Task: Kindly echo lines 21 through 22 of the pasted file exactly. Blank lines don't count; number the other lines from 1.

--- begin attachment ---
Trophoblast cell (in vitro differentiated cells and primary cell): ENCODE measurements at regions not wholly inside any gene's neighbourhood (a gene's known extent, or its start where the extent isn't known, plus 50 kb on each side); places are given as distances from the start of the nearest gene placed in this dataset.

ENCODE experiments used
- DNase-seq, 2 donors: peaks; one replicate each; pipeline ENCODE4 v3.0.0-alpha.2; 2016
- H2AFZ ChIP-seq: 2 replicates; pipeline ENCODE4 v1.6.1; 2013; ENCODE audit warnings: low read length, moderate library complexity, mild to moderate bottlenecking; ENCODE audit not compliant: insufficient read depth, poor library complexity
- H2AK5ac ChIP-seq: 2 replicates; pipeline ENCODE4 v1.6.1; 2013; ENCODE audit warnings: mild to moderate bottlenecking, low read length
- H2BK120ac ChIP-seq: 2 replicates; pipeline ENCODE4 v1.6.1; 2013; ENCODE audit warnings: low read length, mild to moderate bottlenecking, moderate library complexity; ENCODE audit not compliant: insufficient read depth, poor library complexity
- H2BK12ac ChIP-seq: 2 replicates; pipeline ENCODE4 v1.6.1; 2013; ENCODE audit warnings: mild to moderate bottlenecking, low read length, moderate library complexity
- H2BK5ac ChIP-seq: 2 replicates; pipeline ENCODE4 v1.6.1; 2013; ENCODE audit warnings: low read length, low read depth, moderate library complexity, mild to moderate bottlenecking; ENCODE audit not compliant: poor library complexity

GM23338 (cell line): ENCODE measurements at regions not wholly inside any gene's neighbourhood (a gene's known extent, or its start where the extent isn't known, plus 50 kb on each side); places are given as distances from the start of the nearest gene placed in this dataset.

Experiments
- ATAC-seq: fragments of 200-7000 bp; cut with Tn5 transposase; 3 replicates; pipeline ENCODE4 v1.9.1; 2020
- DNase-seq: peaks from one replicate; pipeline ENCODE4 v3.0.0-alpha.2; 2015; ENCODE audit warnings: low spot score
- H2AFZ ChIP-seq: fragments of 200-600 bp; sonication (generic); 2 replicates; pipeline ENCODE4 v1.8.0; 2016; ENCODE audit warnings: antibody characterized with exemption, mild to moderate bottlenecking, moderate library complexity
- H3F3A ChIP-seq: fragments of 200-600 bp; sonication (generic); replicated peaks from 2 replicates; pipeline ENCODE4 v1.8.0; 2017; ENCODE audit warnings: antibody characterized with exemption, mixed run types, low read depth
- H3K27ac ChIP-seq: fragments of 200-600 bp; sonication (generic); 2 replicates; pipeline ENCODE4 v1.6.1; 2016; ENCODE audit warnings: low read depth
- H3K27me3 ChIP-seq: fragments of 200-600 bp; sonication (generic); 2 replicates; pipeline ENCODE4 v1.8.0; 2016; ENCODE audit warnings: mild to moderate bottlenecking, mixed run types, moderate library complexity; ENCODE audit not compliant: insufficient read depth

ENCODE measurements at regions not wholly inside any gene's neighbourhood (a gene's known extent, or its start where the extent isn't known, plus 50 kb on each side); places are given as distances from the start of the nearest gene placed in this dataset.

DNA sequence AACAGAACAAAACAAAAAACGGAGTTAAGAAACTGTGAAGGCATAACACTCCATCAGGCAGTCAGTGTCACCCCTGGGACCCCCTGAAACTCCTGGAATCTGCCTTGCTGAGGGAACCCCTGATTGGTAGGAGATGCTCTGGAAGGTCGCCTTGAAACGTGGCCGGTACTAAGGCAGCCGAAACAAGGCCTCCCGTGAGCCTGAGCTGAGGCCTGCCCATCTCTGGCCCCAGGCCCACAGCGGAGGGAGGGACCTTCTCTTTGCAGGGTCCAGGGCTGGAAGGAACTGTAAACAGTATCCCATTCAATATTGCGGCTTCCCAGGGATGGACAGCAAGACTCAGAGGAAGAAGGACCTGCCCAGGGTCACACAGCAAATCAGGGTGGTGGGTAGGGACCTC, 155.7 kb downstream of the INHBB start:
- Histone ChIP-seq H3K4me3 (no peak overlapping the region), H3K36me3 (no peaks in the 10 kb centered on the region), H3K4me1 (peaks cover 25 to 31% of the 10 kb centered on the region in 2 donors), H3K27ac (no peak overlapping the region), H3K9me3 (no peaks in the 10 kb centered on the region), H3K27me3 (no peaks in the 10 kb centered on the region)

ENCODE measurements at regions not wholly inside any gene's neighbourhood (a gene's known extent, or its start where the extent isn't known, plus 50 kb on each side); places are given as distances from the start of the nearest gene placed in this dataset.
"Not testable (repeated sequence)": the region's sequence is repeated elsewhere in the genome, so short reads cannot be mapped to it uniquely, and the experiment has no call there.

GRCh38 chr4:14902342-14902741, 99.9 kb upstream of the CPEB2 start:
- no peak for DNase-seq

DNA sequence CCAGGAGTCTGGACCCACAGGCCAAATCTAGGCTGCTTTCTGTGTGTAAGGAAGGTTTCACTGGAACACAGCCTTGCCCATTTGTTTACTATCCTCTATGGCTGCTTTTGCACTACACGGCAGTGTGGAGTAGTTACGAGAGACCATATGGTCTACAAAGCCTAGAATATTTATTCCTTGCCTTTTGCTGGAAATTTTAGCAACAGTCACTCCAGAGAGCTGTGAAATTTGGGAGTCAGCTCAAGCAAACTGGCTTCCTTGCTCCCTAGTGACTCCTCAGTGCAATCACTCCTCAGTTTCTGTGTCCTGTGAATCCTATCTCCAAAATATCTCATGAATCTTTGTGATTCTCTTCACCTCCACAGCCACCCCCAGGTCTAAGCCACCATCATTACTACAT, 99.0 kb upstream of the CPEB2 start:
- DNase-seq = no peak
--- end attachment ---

"Not testable (repeated sequence)": the region's sequence is repeated elsewhere in the genome, so short reads cannot be mapped to it uniquely, and the experiment has no call there.

GRCh38 chr4:14902342-14902741, 99.9 kb upstream of the CPEB2 start: